One great way to improve your guitar phrasing is by studying the licks of other guitarists, especially those players who excel at the various elements of phrasing. When studying licks you will want to really listen for the details of the lick. Is there a slide to start the lick? Are there bent notes? Where is vibrato applied? How is the lick articulated? Is alternate picking used or are there more hammer-ons and pull-offs? What is the rhythm of the lick? Is it played in time with a steady rhythm of 16th notes, or is it hard to pin down the rhythm? These are just some of the questions you can ask yourself so that you can get new ideas for making your own licks come alive.
To show you this process in action, let's take a look at how 2 short licks can be modified and manipulated in new ways by using different elements of phrasing. Each lick will be played 4 different ways. Once without any phrasing elements at all - very bland sounding. Then I'll show you 3 more variations each time with new phrasing elements added in. These will get you started with the idea of taking a simple lick and creating new and cooler variations of your own that you can use in your own solos. You should take these ideas and make your own variations and then practice jamming on them over a backing track. Best of all, I have created a special bonus lesson for you in which you can hear 6 more even cooler variations of each lick with tab and a free backing track to jam over. You can download this free rock guitar soloing lesson here.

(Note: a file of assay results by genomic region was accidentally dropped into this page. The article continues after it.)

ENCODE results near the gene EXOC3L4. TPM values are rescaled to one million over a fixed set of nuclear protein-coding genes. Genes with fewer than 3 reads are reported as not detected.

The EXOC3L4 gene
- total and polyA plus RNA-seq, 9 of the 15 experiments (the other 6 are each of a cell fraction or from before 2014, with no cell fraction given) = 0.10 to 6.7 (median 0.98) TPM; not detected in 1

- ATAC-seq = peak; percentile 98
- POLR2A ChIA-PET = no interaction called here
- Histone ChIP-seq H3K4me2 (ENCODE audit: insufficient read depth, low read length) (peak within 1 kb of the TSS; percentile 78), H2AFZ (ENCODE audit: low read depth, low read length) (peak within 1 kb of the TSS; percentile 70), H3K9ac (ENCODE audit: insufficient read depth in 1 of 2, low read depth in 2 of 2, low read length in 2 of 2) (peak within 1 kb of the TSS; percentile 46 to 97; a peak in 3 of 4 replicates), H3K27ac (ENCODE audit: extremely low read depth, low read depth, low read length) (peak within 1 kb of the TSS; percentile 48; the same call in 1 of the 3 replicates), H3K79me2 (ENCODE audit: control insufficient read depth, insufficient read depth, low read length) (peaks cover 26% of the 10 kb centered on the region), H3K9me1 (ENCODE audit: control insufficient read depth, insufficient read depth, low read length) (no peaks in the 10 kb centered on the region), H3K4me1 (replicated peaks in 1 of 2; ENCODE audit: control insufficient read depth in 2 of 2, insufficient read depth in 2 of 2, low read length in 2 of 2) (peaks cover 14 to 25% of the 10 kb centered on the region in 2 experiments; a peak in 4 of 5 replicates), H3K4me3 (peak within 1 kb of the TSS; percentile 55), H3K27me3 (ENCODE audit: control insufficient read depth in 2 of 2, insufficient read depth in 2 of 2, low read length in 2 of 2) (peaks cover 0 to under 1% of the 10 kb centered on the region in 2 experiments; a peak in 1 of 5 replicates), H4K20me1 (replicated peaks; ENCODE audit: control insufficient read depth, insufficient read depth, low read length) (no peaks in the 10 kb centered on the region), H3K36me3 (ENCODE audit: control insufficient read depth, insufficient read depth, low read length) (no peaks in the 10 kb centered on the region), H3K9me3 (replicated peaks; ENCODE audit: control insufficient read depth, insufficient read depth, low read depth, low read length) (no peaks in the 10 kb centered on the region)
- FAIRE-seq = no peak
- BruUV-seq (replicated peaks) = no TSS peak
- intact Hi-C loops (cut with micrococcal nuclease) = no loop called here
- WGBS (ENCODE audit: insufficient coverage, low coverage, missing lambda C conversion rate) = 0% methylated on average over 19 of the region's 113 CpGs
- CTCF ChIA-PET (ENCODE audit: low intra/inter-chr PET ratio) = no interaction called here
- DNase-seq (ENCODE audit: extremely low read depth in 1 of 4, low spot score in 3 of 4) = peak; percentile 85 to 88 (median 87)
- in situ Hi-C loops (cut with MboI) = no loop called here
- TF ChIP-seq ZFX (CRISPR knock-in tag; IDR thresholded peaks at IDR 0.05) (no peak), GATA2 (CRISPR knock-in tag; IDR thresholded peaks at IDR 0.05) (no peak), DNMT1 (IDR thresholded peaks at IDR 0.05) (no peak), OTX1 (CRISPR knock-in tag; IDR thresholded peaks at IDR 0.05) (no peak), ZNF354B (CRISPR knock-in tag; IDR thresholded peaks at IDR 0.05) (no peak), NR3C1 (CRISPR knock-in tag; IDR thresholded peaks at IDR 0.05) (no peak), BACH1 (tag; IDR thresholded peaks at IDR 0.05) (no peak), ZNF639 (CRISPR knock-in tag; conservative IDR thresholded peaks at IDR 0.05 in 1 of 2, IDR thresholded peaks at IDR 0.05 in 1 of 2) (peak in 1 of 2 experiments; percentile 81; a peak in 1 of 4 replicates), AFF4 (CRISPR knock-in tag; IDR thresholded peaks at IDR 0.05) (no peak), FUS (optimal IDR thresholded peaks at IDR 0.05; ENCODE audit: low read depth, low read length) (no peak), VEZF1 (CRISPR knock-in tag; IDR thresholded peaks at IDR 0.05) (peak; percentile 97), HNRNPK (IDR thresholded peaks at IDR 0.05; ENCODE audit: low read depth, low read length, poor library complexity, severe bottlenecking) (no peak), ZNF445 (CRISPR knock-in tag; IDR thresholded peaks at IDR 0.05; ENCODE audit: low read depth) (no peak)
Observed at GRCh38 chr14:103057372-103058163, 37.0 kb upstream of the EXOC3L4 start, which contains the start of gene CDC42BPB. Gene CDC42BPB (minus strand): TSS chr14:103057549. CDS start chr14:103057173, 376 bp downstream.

This is a simple minor pentatonic/blues scale lick in the key of A. Notice the complete lack of any phrasing nuances. The lick has a certain rhythm to it but the execution is very dry and uninspired. So let's go to our first variation and spice things up a little.
For variation 1 the phrase starts with a slide into the first note. This is a subtle thing but notice the difference it makes in sound. Then at the end of the phrase vibrato is added to the last note. So only two phrasing elements were added but already the phrase is starting to come to life. Let's go on to variation 2.
Variation 2 starts with a slide into first note from above instead of below as in variation 1. This gives it a slightly different sound. Also notice how the timing is less rigid and kind of hangs on the first note before playing the rest of the lick. Then a pick harmonic is applied to the C note in the second bar and is coupled with a liberal use of vibrato. Doing this also causes a slight change in the rhythm. Finally the last note is played and then slid into again with a wide vibrato to finish it off.